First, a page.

Capitol Reef National Park
Discover the Waterpocket Fold, a geologic wrinkle on earth!
Capitol Reef National Park is located in south-central Utah. The park is approximately 60 miles long on its north–south axis but an average of just 6 miles wide. The park was established in 1971 to preserve 241,904 acres of desert landscape. Capitol Reef National Park is a hidden treasure filled with cliffs, canyons, domes, and bridges in the Waterpocket Fold, a geologic monocline (a wrinkle on the earth) extending almost 100 miles.
Located partially in Wayne County, Utah, the area was originally named "Wayne Wonderland" in the 1920s by local boosters Ephraim P. Pectol and Joseph S. Hickman. Capitol Reef National Park was initially designated a national monument on August 2, 1937, by President Franklin D. Roosevelt in order to protect the area's colorful canyons, ridges, buttes, and monoliths; however, it was not until 1950 that the area officially opened to the public. Road access was improved in 1962 with the construction of State Route 24 through the Fremont River Canyon.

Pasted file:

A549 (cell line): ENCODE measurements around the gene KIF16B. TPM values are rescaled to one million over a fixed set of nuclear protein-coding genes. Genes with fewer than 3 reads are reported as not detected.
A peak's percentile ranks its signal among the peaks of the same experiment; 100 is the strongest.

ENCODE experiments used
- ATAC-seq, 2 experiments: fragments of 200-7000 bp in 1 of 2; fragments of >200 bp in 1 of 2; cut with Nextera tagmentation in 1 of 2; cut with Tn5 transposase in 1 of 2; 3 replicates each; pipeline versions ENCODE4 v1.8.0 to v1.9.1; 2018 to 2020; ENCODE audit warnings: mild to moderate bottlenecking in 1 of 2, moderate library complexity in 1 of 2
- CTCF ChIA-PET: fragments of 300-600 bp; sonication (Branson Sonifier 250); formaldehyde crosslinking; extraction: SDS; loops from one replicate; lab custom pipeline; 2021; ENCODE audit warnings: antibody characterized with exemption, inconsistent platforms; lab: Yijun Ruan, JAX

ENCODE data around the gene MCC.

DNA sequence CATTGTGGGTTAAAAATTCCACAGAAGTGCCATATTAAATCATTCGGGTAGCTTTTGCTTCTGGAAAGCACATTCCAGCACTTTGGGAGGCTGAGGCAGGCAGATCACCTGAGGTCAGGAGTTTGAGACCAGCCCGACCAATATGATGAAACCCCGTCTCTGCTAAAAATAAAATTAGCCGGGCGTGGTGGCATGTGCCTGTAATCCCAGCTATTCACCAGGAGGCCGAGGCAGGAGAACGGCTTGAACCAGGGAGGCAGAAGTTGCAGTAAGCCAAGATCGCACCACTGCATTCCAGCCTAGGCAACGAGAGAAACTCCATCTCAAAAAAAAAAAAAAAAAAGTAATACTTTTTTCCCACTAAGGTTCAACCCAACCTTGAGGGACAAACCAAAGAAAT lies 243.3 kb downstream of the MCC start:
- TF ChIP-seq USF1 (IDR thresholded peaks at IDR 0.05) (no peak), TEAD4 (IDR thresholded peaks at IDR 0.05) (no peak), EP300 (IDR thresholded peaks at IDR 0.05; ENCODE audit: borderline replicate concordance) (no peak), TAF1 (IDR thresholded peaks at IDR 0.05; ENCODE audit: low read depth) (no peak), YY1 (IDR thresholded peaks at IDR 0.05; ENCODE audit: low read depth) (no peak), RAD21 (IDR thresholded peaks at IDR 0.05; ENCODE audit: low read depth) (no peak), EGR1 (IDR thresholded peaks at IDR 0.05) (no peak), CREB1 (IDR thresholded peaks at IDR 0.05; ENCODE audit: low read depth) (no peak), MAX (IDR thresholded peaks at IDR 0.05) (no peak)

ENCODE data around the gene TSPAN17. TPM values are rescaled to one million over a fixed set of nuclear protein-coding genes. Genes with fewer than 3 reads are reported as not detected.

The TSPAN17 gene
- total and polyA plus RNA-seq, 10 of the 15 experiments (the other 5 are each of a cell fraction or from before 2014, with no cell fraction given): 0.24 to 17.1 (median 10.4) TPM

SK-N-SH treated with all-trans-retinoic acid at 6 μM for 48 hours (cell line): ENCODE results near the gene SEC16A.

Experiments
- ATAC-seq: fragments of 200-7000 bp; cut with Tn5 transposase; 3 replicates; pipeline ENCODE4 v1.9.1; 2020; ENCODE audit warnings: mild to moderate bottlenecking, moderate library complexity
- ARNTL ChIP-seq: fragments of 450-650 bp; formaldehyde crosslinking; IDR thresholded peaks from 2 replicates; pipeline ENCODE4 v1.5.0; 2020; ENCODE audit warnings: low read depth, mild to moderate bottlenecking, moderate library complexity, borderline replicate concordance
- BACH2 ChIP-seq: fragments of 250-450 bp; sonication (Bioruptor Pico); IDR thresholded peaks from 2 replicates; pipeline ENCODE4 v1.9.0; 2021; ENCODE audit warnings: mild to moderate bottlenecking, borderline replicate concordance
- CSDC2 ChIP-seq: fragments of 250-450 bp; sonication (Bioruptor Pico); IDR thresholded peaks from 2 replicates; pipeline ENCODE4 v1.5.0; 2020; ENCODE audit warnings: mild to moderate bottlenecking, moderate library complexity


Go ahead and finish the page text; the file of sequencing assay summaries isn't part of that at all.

The majority of the nearly 100 mile long up-thrust formation is called the Waterpocket Fold, an especially rugged and spectacular segment of the Waterpocket Fold by the Fremont River. This rocky spine extends from Thousand Lake Mountain to Lake Powell. Capitol Reef was named for whitish Navajo Sandstone cliffs with dome formations—similar to the white domes often placed on capitol buildings. The local word reef refers to any rocky barrier to land travel, just as ocean reefs are barriers to sea travel.
The Capitol Reef National Park Poster is an original work created and signed by the artist. The original photograph was taken by Robert Decker in June of 2015 at the historic Gifford Farm. The poster was created in the style of the Works Progress Administration of the 1930s and 1940s, when the Federal Government started the Works Progress Administration (or the Works Program Administration), and commissioned hundreds of artists to create thousands of posters designs from which literally millions of prints were made. At that time, there were only 26 National Parks. And only 14 parks had posters created during the WPA era.